Markkula Center of Applied Ethics

The Link Between Moral and Market Values

By William K. Black

The current wave of financial crises has renewed interest in one of the "silver bullet" solutions proposed during the savings & loan debacle of the 1980s. Larry White, former Federal Home Loan Bank Board member, proposed then that market value accounting was the key to avoiding future financial scandals. White has recently proposed this reform again as the key to preventing a repetition of the ongoing scandals. However, at the same time he advanced this argument another column was noting that Enron had requested permission to use market value accounting in order to facilitate fraud.

I am not suggesting that market value accounting is a bad idea and would generally aid fraud by controlling persons (control fraud). But market value accounting cannot prevent control fraud.

A little background. Generally accepted accounting principles (GAAP) normally uses a "book" or "original cost" accounting "basis." That means that if a business buys a piece of real estate for $10 million, its value for accounting purposes is that original cost of $10 million, and the value is not adjusted upwards even if the market value of the land soars to $60 million. Gains on assets, therefore, are only "recognized" for GAAP purposes when the assets are sold. (The treatment of market value losses under GAAP is more complex and has changed over the last decade.)

Most of the arguments against market value accounting are unconvincing. Critics have emphasized that adjusting the accounting value of assets to reflect their current market price would be expensive and would make earnings more volatile. Investors dislike volatility (because it represents increased risk); therefore, market valuations would lower share values. If true, that is quite a strong argument against the "efficient markets hypothesis." The argument requires that false accounting values fool consumers and create a systematic upward bias in stock prices. The standard financial hypothesis denies that such a systematic bias exists or could persist (because it would create profit opportunities that would be arbitraged away only when the systematic bias was removed).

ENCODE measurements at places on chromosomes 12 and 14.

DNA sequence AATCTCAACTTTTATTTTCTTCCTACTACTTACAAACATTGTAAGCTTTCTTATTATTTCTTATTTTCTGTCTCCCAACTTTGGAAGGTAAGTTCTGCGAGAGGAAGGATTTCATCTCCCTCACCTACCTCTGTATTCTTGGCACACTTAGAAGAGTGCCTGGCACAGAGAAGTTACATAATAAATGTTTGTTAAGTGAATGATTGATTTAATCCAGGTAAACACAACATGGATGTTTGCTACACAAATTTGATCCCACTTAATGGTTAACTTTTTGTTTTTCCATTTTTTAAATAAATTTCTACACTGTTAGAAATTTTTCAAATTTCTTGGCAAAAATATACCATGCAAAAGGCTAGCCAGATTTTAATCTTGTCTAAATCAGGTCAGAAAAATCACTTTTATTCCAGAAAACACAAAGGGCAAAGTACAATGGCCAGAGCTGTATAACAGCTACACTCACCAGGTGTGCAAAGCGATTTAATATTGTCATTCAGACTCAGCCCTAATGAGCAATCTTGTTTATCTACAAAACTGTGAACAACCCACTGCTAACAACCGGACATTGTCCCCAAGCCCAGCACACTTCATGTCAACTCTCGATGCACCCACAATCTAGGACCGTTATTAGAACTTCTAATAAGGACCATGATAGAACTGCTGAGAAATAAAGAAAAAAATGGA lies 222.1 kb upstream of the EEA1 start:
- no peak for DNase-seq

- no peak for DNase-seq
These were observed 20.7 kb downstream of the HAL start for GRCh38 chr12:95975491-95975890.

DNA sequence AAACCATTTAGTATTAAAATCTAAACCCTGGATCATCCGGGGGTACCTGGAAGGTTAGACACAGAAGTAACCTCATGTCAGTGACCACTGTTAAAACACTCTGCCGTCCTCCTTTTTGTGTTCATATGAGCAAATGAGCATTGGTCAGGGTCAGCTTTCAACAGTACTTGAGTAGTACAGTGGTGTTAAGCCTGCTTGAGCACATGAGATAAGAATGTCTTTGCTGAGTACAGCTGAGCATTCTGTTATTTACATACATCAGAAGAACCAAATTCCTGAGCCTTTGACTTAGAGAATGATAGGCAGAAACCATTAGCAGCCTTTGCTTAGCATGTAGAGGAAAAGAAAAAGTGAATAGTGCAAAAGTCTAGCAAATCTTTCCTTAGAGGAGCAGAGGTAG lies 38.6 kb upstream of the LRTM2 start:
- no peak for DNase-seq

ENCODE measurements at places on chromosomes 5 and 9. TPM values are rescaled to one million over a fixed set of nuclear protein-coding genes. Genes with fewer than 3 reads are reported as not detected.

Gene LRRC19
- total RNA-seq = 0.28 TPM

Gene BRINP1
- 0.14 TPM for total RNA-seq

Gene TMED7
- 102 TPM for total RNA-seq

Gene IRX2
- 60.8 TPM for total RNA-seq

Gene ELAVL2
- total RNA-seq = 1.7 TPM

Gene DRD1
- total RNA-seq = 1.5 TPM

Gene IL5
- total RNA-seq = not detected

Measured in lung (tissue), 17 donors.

On the other hand, fundamentalist believers in the efficient markets hypothesis consider all accounting irrelevant. They argue that market participants have Superman-like vision that allows them, inerrantly, to "look through" accounting statements and discern a firm's true financial condition no matter how opaque and abused the accounting is. The S&L debacle should have put an end to that extreme view; the current crisis in which control frauds have deceived investors for years to the tune of many billions of dollars of fictional capital has shattered the remaining hubris.

What remains is this. Original cost and market value accounting system are both capable of monumental abuse by control frauds. Publicly traded firms that are in fact deeply insolvent have been able to get clean opinions from Big 5 (now 4) audit firms for financial statements that purport to show that the firms are not simply viable but extraordinarily profitable.

It takes ethical principles on the part of the top audit firms to make accounting principles meaningful. It is no coincidence that the large control frauds always use the top audit firms. They want that imprimatur; a clean audit opinion by a top audit firm provides respectability. There are three reasons the top audit firms have proved so vulnerable to manipulation by control frauds. First, it only takes one bad audit partner to create a disaster. In the S&L debacle, one office, Arthur Young and Company's Dallas office, produced clean opinions for many of the worst control frauds in Texas. Second, there is an "agency" problem. While the audit firm's interest in its reputation outweighs any gain the firm might make from overlooking securities fraud by its client, the same may not be true of individual audit partners. They are under enormous pressure from their firms to bring in clients. Firms want to see their top audit partners as heroes, not villains. Third, there is a variant of "Gresham's law" at work. Gresham's law deals with hyperinflation. It observes that "bad money drives good money out of circulation." Bad accounting can drive good accounting out of circulation. These perverse financial incentives can be compensated for to some extent through deterrence, but they cannot be eliminated. Audit partners have to rediscover the professional and ethical restraints that once made them symbols of rectitude.

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